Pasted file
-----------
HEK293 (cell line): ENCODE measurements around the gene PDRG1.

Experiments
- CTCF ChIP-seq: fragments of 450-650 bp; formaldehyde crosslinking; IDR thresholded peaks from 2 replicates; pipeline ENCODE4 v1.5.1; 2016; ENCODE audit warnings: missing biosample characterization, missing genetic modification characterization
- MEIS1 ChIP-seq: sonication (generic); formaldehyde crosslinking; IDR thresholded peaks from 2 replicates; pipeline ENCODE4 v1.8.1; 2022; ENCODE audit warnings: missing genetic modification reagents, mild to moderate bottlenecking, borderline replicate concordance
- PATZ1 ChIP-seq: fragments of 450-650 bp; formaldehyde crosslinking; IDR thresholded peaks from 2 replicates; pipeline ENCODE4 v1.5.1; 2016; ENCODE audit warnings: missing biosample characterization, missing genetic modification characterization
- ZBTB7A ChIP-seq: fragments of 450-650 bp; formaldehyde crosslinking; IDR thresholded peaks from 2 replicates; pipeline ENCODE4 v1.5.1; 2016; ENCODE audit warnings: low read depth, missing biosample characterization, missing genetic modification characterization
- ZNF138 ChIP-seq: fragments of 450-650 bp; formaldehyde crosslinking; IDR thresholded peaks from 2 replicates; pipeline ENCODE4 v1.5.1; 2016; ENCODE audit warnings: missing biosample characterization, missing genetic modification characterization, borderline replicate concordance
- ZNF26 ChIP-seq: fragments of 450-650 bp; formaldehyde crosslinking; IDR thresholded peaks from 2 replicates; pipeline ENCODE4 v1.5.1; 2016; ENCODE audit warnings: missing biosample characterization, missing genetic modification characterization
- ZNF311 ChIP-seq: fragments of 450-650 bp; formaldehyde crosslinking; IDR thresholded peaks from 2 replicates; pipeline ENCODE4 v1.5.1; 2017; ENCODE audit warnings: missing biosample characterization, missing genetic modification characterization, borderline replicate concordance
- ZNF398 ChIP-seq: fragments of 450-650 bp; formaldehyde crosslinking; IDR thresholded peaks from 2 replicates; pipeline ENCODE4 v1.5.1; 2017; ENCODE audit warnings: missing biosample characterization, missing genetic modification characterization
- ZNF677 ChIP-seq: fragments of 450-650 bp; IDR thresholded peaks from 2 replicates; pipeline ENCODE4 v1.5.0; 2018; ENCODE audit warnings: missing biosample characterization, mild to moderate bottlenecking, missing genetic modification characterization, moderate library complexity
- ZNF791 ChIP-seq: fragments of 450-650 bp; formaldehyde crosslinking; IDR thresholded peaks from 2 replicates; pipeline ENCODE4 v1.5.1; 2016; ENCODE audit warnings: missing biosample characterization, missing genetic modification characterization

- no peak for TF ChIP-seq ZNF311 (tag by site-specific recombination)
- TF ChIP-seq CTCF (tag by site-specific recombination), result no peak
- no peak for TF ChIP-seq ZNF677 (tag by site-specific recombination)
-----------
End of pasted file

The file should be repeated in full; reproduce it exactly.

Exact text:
HEK293 (cell line): ENCODE measurements around the gene PDRG1.

Experiments
- CTCF ChIP-seq: fragments of 450-650 bp; formaldehyde crosslinking; IDR thresholded peaks from 2 replicates; pipeline ENCODE4 v1.5.1; 2016; ENCODE audit warnings: missing biosample characterization, missing genetic modification characterization
- MEIS1 ChIP-seq: sonication (generic); formaldehyde crosslinking; IDR thresholded peaks from 2 replicates; pipeline ENCODE4 v1.8.1; 2022; ENCODE audit warnings: missing genetic modification reagents, mild to moderate bottlenecking, borderline replicate concordance
- PATZ1 ChIP-seq: fragments of 450-650 bp; formaldehyde crosslinking; IDR thresholded peaks from 2 replicates; pipeline ENCODE4 v1.5.1; 2016; ENCODE audit warnings: missing biosample characterization, missing genetic modification characterization
- ZBTB7A ChIP-seq: fragments of 450-650 bp; formaldehyde crosslinking; IDR thresholded peaks from 2 replicates; pipeline ENCODE4 v1.5.1; 2016; ENCODE audit warnings: low read depth, missing biosample characterization, missing genetic modification characterization
- ZNF138 ChIP-seq: fragments of 450-650 bp; formaldehyde crosslinking; IDR thresholded peaks from 2 replicates; pipeline ENCODE4 v1.5.1; 2016; ENCODE audit warnings: missing biosample characterization, missing genetic modification characterization, borderline replicate concordance
- ZNF26 ChIP-seq: fragments of 450-650 bp; formaldehyde crosslinking; IDR thresholded peaks from 2 replicates; pipeline ENCODE4 v1.5.1; 2016; ENCODE audit warnings: missing biosample characterization, missing genetic modification characterization
- ZNF311 ChIP-seq: fragments of 450-650 bp; formaldehyde crosslinking; IDR thresholded peaks from 2 replicates; pipeline ENCODE4 v1.5.1; 2017; ENCODE audit warnings: missing biosample characterization, missing genetic modification characterization, borderline replicate concordance
- ZNF398 ChIP-seq: fragments of 450-650 bp; formaldehyde crosslinking; IDR thresholded peaks from 2 replicates; pipeline ENCODE4 v1.5.1; 2017; ENCODE audit warnings: missing biosample characterization, missing genetic modification characterization
- ZNF677 ChIP-seq: fragments of 450-650 bp; IDR thresholded peaks from 2 replicates; pipeline ENCODE4 v1.5.0; 2018; ENCODE audit warnings: missing biosample characterization, mild to moderate bottlenecking, missing genetic modification characterization, moderate library complexity
- ZNF791 ChIP-seq: fragments of 450-650 bp; formaldehyde crosslinking; IDR thresholded peaks from 2 replicates; pipeline ENCODE4 v1.5.1; 2016; ENCODE audit warnings: missing biosample characterization, missing genetic modification characterization

- no peak for TF ChIP-seq ZNF311 (tag by site-specific recombination)
- TF ChIP-seq CTCF (tag by site-specific recombination), result no peak
- no peak for TF ChIP-seq ZNF677 (tag by site-specific recombination)